I also want to mention Laurent Vandendriessche. He was a professor at the Faculty of Medicine and Health Sciences at UGent and would later become the first rector of UIA Antwerp. I started with him as an assistant in 1955, along with Walter Fiers. Vandendriessche emphasized the importance of looking beyond national borders. The United States and the UK were then the epicenter of biochemistry and genetics.
Finally, there is also the book "Thinking, Fast and Slow" by Daniel Kahneman. Fascinating because it delves deeper into how people think, how we form biases, and how we can be aware of them. This has not only taught me a lot about dealing with people but also about how I think about research.
Your career spans several decades, and even now during your emeritus, you remain very active. How have you seen the field of science and research change over the years?
I still believe that knowledge is progress. In the past, this seemed to be more valued. Today, fantastic discoveries are still being made, but society seems to take it for granted. Everyone finds it natural to have a new smartphone every year that can do even more than the previous edition. There seems to be a trivialization of the scientific process and scientific discoveries within society. This is also reflected in the strong rise of people who simply dismiss scientific arguments. Think of the sudden strong rise of the Flat Earth Society.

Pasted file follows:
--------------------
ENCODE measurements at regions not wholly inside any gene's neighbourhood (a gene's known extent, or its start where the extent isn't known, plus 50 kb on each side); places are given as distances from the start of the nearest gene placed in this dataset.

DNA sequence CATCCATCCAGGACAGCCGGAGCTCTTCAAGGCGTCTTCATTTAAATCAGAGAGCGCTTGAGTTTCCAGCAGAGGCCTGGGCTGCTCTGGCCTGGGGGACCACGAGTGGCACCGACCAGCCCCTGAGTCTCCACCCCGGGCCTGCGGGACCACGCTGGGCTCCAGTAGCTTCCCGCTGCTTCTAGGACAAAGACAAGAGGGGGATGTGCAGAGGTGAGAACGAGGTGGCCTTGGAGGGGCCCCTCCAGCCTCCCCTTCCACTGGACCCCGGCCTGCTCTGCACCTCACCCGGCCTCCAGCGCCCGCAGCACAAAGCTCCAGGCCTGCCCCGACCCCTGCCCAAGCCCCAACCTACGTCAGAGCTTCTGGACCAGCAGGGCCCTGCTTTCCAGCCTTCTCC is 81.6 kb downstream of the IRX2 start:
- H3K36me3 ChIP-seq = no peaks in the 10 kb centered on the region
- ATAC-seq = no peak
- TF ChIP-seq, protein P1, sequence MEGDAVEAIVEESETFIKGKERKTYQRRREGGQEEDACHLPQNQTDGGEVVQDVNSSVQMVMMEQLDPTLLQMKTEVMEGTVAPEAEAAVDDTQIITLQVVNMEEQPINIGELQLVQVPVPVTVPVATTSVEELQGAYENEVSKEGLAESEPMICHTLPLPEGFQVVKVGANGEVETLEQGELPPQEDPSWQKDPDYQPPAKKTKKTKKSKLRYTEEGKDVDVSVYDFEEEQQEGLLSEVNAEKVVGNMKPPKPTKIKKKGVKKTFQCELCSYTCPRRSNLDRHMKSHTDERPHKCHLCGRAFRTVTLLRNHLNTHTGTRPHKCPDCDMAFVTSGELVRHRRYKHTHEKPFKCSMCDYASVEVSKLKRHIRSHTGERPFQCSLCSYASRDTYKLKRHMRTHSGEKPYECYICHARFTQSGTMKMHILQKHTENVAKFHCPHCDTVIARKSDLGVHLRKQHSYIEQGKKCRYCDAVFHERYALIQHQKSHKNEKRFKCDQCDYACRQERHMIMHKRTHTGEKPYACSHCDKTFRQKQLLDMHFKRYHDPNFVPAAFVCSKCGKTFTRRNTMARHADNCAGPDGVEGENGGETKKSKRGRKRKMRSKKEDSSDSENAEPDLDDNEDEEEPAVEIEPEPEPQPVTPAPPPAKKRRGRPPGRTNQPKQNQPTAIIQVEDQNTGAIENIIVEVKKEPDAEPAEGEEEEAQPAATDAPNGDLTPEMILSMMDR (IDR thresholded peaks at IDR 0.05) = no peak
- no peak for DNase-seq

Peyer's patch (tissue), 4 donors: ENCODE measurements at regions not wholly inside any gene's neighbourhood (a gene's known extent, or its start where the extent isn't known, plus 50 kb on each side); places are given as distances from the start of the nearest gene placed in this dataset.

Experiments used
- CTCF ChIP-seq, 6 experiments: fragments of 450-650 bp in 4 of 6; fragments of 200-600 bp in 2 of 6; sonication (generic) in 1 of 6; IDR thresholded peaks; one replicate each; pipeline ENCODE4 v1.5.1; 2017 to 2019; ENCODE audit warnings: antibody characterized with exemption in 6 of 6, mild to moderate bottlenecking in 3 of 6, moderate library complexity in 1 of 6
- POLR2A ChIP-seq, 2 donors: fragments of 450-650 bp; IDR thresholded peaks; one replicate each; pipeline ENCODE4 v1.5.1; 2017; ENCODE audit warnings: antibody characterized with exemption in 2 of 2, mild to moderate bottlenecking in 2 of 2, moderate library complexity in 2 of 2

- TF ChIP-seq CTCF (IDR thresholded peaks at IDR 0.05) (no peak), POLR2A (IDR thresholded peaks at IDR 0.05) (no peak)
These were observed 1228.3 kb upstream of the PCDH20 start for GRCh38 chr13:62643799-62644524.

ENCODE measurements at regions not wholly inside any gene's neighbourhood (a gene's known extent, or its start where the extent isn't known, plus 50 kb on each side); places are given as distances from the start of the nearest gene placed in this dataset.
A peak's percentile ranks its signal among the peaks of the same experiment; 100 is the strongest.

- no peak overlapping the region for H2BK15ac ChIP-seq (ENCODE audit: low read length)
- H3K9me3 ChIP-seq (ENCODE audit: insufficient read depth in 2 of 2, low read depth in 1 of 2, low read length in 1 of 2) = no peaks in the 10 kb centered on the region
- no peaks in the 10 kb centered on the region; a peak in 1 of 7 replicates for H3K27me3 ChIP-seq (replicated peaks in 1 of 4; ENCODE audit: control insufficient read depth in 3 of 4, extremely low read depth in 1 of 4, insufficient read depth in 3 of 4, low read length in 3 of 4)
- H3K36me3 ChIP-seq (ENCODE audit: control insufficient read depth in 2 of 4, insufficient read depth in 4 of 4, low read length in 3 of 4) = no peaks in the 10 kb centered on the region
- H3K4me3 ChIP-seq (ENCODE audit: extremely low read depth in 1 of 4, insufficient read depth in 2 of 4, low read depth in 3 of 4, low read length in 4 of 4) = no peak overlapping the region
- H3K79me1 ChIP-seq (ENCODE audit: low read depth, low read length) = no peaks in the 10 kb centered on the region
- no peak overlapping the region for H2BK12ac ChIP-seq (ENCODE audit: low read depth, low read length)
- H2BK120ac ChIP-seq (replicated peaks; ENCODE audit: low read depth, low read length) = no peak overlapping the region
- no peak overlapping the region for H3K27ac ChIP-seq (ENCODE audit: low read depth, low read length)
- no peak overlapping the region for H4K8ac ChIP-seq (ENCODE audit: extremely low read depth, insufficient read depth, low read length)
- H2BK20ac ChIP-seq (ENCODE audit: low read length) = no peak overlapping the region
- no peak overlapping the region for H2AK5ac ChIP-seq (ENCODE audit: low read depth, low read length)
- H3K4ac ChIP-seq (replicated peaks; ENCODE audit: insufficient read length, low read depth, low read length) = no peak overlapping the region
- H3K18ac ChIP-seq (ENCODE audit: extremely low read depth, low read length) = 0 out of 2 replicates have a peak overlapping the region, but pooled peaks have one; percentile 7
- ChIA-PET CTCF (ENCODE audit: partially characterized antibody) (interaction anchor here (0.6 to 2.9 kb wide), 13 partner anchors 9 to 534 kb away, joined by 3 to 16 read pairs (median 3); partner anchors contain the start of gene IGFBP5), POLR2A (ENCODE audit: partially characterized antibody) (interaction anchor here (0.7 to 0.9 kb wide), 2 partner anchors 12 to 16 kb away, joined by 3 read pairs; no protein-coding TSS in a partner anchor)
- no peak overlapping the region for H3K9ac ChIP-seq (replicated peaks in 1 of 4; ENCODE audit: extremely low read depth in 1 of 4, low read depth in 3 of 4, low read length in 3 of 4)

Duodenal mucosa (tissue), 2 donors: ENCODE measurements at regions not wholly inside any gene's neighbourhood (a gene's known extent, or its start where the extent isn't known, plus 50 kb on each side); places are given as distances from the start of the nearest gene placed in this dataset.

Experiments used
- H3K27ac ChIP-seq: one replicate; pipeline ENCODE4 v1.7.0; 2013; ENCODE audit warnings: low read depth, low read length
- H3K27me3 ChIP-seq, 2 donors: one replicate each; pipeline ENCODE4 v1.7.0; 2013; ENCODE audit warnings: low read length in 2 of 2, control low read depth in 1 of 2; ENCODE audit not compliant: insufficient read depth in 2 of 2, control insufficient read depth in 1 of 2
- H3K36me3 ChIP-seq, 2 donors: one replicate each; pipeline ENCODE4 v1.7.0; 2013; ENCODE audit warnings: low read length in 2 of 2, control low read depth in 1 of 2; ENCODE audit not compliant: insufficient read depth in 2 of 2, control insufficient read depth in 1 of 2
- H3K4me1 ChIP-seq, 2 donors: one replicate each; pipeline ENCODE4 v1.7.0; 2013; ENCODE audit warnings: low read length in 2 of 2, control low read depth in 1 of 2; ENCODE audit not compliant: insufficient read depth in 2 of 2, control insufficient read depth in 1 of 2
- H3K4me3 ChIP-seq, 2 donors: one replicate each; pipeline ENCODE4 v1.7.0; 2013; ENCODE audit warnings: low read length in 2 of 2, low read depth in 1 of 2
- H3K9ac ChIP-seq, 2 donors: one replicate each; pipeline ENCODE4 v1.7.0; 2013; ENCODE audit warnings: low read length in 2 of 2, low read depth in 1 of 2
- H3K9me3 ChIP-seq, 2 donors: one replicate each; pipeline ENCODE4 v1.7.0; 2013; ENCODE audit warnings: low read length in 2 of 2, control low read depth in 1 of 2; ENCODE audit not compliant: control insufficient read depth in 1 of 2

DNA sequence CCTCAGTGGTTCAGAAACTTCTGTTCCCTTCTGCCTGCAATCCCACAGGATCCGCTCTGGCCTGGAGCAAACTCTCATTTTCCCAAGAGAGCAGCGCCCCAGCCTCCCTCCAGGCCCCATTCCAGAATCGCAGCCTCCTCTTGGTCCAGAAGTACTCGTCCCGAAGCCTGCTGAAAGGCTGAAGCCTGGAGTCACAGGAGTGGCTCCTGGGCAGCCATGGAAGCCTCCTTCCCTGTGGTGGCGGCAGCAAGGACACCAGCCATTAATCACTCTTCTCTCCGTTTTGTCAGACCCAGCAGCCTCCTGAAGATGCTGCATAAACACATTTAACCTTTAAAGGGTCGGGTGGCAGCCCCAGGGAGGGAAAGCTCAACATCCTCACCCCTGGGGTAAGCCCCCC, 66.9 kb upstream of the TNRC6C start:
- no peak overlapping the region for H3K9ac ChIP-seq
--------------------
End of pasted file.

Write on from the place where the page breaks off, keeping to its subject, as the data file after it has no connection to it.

We will need science to find answers to societal problems. And that science will also change. We already see a strong rise of Artificial Intelligence that can handle Big Data. This has really started booming in recent years and will undoubtedly become even bigger in the future. We must embrace this.
What contribution to the scientific field do you hope your work will still have in 50 years?
I think plant biotechnology will be at the forefront of solving many problems in the future. Population growth is still ongoing, but the planet remains the same size. We need more arable land. I hope that such research can help, for example, in turning deserts into agricultural land. With the help of fungi, yeasts, soil bacteria, nematodes, etc., it should be possible to reclaim fertile soil here. Much knowledge is still needed to make this work, but I am hopeful.
Do you have advice for young researchers at the beginning of their careers?
Think for yourself, but above all, talk to people. Especially people outside of science! You can find inspiration and original perspectives everywhere. Know that you know so little and take pleasure in finding answers. Don't let it frustrate you. After all, pleasure stimulates the brain, so it only has benefits (laughs).
Closely related to this, I want to encourage everyone at the beginning of a scientific career - at the beginning of any career, actually - to be positive and remain optimistic. Don't be unhappy if you make a mistake. Admit your mistakes, learn from them, and move on with enthusiasm.
Finally, if you had not become a scientist, what would you have liked to be?
I have always been politically engaged. Because of that political interest, everyone thought I would go into politics. I have also always admired people who are very articulate and can convey their point in a clear manner. But ultimately, I am happy with my choice to become a scientist.
Thank you for this interview
Want to be kept up-to-date on our biotechnological news and stories? Join our community and subscribe to our bi-monthly newsletter.